After Josh had been gone a little over 18 months, I wrote a post on "The Question."
Over two years later, I am still struggling with this. I started a new job two weeks ago where no one knew about Josh, his death, his suicide. I am reluctant to share about what happened for fear of instant judgement. If they knew I had a son who chose to end his life, would they view me differently? And is there a part of me that likes to be with people who have no idea? With whom I can pretend that "it" didn't happen? That I am just like them - raising kids the best way we can?
Last week, while at the regional office, I was asked to fill out a contact sheet with the names of my spouse and children. Immediately, my mind began racing - what do I do? What do I write down? Do I write Josh's name with a (D) for deceased or (3-18-09)? I know what that means but would others?
After sitting for a few minutes, pen poised above the paper, I did what felt right at the time and put down Tyler, Lauren and Gillian. After turning it in, I was filled with doubt and even worse - guilt. Now, when my new colleagues see it, they will think I only have three children. Am I deceiving them? Am I taking the easy way out? Am I betraying Josh's memory? Or is it okay that I know the truth and that I am sparing them the awkwardness of a very sad and tragic story in which there is nothing to say? If Josh could see what I did, how would he feel? I still don't know if I did the right thing.
I made another trip to the office this week and while in the car going back to the airport with a colleague and the CEO of the company, he asked me point blank, "How many children do you have?" This specific question has only one answer - four. I said, "That's a hard question" then realized how stupid that sounded. It is not a hard question at all. It is simply a number. I quickly said, "Three surviving and one who has died." I then talked about T, L and G. There were no follow-up questions. It was awkward. As I look back on it, I am not sure they heard, but of course they did. Now it's out there. But I realized something - that in the general course of the day, people do not want to hear about death. I got out of the car and wondered if I should've said something different....but what?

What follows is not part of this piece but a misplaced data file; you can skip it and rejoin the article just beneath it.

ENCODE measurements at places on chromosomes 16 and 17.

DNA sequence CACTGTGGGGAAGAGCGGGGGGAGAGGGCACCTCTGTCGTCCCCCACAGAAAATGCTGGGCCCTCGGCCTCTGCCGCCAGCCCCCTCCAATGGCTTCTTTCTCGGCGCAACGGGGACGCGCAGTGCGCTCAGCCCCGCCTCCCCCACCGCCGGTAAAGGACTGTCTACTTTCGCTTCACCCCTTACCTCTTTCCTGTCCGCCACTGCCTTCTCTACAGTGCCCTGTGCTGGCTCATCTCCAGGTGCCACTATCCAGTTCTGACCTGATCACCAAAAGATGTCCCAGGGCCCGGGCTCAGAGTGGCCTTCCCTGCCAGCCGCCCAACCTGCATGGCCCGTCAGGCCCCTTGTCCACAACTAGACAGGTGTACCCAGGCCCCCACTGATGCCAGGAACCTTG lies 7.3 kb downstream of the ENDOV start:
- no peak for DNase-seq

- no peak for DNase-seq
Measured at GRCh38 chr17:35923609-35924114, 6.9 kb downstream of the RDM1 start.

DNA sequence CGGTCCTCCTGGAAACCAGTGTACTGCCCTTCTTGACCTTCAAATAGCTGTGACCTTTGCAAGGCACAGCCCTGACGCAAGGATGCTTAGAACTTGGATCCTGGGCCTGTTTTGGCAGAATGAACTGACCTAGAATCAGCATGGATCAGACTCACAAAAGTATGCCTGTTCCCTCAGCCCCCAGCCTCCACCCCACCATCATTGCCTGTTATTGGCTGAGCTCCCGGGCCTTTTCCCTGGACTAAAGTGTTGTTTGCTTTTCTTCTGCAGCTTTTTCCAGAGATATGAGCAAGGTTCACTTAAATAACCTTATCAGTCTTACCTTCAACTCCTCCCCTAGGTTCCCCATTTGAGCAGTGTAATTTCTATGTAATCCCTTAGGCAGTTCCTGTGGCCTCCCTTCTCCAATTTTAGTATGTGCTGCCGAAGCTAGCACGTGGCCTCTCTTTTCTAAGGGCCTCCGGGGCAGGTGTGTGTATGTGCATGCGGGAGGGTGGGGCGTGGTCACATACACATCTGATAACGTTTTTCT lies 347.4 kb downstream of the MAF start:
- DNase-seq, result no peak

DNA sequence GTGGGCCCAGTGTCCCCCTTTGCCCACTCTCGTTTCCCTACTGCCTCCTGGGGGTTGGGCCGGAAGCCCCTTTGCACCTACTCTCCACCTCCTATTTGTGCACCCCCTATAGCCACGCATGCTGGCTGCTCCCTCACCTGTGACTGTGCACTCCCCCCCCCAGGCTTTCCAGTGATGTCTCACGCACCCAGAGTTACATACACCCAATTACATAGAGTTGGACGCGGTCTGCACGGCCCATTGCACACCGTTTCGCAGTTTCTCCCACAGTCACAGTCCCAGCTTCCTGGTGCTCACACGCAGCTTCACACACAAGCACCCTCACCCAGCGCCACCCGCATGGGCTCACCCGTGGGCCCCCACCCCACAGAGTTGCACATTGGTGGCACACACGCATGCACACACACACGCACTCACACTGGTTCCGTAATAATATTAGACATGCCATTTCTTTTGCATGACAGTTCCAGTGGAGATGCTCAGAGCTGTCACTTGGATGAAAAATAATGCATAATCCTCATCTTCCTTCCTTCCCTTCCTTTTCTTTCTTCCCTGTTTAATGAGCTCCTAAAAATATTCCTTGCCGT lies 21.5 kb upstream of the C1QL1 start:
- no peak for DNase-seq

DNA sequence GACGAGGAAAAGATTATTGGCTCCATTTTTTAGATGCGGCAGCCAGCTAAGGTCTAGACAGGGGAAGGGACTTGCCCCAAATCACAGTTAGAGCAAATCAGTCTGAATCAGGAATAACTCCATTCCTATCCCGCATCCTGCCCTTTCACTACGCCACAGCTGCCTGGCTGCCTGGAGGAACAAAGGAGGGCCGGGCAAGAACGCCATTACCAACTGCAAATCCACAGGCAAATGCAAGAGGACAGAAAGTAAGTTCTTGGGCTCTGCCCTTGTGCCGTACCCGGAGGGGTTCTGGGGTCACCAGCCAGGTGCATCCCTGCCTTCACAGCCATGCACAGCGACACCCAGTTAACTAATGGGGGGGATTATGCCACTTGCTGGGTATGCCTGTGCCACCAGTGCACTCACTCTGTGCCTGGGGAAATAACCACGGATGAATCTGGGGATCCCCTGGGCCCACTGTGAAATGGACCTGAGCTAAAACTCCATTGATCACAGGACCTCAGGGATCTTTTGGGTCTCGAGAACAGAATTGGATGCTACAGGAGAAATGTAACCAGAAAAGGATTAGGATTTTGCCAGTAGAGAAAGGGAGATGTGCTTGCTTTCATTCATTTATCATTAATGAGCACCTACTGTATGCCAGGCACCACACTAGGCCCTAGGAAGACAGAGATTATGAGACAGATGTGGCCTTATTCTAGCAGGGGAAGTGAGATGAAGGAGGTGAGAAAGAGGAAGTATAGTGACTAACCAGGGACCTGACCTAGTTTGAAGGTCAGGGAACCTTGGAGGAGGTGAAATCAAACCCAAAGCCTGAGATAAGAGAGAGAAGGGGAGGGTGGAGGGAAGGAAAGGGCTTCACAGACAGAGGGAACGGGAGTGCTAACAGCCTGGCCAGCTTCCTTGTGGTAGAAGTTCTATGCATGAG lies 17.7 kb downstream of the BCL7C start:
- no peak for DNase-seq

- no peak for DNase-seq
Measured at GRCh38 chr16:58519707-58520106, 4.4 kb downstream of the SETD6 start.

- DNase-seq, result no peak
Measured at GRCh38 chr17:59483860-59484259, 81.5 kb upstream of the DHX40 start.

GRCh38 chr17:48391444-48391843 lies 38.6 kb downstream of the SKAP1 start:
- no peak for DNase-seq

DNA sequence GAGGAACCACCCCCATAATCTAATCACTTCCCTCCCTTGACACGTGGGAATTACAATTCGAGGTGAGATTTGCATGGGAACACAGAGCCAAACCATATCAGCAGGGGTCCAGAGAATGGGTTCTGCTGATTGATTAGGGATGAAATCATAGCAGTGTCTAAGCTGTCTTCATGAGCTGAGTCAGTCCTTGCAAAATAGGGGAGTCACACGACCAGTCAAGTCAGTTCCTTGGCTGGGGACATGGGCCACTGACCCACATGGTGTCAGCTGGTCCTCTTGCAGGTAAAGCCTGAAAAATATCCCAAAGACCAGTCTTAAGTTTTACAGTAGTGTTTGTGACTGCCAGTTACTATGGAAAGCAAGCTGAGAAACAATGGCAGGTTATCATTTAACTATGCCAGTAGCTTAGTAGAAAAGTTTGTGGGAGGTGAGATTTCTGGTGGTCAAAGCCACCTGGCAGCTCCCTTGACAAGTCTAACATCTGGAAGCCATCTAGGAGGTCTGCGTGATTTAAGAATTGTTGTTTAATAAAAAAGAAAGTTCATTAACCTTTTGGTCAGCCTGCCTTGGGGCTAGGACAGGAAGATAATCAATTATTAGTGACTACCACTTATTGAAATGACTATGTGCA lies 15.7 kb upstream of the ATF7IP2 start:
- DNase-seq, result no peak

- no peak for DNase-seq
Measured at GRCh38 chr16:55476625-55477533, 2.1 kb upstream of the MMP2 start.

So I am damned if I do and damned if I don't. This bothers me. I am even a little mad at Josh for putting me in the situation where I feel guilty either way.
But I want to be fair to myself. I want people to get to know me before knowing what happened to Josh. This shows me that the stigma of suicide is alive and well. I don't know how people will react. I don't have complete trust in their reaction. I need to get to know them before imparting or sharing about my beloved Josh. His life and my memory of him is a precious treasure that I cannot entrust to just anyone. I need to get to know them - are they worthy of this knowledge? With they hold it in confidence or go blabbing as a juicy piece of gossip?
So now I've gone from feeling like I have something shameful to hide to feeling protective of Josh. Only the most empathetic, kind-hearted soul will learn of him. Only those who have suffered loss and are hurting - those whom my story may help will learn of him. This is how I feel now.
Through my writing, I see how fragile I still am. How wounded. Sore. Thin-skinned. Vulnerable. How easily, so easily the tears can flow. How crushing the loss still feels - as if he died recently instead of over two years ago.
RIP beloved son. You are still missed so very, very much.